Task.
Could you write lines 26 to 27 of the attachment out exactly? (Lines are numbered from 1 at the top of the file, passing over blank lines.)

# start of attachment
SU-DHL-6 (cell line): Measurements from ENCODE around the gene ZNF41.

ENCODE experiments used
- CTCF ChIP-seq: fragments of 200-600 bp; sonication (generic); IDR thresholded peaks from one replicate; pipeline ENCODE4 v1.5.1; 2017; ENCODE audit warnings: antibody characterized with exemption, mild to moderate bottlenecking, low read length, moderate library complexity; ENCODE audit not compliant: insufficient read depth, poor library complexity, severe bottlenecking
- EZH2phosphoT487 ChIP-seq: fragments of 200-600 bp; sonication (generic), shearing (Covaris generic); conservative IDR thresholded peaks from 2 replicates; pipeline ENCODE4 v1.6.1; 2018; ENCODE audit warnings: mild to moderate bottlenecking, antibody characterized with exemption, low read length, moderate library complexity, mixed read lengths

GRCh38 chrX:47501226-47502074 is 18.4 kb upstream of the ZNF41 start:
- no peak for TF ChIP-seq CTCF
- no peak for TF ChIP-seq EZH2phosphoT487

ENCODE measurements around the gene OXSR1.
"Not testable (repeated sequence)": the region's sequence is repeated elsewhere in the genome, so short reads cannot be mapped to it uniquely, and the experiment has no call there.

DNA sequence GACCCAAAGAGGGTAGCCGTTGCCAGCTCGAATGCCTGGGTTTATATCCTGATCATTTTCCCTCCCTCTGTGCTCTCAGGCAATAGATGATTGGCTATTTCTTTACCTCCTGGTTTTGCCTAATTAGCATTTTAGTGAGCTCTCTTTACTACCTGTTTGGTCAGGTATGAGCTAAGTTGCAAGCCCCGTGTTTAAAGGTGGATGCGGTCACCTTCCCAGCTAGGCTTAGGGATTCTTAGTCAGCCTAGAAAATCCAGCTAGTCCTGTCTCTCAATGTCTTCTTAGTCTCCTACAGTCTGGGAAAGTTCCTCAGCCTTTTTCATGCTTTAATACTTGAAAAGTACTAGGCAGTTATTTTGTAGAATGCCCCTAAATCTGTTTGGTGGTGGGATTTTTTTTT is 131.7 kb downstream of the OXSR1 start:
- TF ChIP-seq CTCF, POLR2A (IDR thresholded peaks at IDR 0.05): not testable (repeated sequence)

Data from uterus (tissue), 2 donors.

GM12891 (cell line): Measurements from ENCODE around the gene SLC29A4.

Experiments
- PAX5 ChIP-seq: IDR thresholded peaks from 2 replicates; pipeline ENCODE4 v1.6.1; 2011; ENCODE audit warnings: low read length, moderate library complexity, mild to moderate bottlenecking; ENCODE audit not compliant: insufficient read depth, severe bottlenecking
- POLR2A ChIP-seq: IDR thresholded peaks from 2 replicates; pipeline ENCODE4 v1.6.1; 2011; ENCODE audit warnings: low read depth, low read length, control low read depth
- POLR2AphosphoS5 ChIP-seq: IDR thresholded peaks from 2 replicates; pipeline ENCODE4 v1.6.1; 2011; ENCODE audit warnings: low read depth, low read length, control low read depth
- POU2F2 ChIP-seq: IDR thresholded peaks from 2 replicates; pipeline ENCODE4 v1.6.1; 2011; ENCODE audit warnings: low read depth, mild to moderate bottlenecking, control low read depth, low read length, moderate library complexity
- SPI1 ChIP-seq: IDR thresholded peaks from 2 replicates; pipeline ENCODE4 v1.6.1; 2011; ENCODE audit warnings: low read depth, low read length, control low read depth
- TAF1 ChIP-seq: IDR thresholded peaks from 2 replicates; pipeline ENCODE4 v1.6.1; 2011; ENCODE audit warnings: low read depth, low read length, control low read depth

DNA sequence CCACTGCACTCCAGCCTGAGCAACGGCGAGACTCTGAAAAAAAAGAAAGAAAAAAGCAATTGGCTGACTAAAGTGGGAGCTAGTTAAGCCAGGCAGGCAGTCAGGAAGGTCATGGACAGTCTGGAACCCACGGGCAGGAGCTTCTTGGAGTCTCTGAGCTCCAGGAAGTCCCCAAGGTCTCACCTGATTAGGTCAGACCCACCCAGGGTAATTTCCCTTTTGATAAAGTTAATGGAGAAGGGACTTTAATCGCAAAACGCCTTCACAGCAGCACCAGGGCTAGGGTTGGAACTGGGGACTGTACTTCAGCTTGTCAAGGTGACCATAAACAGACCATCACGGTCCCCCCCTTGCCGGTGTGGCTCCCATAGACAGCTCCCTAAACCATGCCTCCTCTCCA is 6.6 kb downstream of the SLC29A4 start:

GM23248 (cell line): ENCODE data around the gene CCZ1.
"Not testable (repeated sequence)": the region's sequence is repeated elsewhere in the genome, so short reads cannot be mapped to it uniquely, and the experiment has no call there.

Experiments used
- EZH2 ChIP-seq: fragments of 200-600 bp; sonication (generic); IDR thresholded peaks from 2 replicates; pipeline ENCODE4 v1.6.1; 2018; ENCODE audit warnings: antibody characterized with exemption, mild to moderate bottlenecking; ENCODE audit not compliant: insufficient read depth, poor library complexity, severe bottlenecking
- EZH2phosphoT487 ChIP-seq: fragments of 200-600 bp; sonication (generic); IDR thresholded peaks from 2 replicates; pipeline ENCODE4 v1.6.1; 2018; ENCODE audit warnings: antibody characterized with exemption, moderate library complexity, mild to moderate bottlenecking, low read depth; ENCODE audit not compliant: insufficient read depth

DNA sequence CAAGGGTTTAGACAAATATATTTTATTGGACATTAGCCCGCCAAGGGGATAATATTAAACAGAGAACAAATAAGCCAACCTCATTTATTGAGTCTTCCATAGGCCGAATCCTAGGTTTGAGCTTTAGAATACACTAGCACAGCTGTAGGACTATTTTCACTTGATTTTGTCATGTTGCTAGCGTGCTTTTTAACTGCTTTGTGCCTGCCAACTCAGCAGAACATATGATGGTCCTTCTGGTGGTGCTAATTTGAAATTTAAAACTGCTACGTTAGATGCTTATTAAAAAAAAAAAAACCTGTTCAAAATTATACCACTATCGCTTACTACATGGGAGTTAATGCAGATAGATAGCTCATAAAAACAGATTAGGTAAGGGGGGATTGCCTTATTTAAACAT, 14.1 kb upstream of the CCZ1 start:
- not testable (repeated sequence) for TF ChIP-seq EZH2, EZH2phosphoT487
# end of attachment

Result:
- EZH2phosphoT487 ChIP-seq: fragments of 200-600 bp; sonication (generic); IDR thresholded peaks from 2 replicates; pipeline ENCODE4 v1.6.1; 2018; ENCODE audit warnings: antibody characterized with exemption, moderate library complexity, mild to moderate bottlenecking, low read depth; ENCODE audit not compliant: insufficient read depth

DNA sequence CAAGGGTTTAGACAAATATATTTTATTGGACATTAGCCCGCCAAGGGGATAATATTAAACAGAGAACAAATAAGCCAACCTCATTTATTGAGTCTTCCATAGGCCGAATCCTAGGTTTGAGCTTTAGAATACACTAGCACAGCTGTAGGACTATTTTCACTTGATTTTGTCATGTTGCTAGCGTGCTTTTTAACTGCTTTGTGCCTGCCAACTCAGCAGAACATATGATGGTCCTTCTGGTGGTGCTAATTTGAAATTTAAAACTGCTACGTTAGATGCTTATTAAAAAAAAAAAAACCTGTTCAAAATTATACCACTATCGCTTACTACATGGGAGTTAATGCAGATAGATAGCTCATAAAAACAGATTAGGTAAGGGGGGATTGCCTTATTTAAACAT, 14.1 kb upstream of the CCZ1 start: